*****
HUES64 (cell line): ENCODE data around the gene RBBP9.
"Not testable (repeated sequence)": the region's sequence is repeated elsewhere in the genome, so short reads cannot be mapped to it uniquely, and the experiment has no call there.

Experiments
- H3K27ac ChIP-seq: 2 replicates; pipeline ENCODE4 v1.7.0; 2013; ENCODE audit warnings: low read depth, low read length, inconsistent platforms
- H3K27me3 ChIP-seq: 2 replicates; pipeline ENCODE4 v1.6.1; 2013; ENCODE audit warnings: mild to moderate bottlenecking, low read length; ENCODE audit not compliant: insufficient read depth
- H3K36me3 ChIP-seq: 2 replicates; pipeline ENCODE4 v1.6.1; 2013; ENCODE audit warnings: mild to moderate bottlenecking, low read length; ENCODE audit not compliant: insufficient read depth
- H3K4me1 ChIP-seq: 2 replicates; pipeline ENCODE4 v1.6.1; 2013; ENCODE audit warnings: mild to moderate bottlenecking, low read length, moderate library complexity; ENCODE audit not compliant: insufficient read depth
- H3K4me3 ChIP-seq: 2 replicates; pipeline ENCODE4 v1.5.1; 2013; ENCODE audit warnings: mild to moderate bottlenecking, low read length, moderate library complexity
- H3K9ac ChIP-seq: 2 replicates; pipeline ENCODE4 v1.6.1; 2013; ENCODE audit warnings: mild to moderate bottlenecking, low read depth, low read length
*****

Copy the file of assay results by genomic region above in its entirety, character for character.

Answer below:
HUES64 (cell line): ENCODE data around the gene RBBP9.
"Not testable (repeated sequence)": the region's sequence is repeated elsewhere in the genome, so short reads cannot be mapped to it uniquely, and the experiment has no call there.

Experiments
- H3K27ac ChIP-seq: 2 replicates; pipeline ENCODE4 v1.7.0; 2013; ENCODE audit warnings: low read depth, low read length, inconsistent platforms
- H3K27me3 ChIP-seq: 2 replicates; pipeline ENCODE4 v1.6.1; 2013; ENCODE audit warnings: mild to moderate bottlenecking, low read length; ENCODE audit not compliant: insufficient read depth
- H3K36me3 ChIP-seq: 2 replicates; pipeline ENCODE4 v1.6.1; 2013; ENCODE audit warnings: mild to moderate bottlenecking, low read length; ENCODE audit not compliant: insufficient read depth
- H3K4me1 ChIP-seq: 2 replicates; pipeline ENCODE4 v1.6.1; 2013; ENCODE audit warnings: mild to moderate bottlenecking, low read length, moderate library complexity; ENCODE audit not compliant: insufficient read depth
- H3K4me3 ChIP-seq: 2 replicates; pipeline ENCODE4 v1.5.1; 2013; ENCODE audit warnings: mild to moderate bottlenecking, low read length, moderate library complexity
- H3K9ac ChIP-seq: 2 replicates; pipeline ENCODE4 v1.6.1; 2013; ENCODE audit warnings: mild to moderate bottlenecking, low read depth, low read length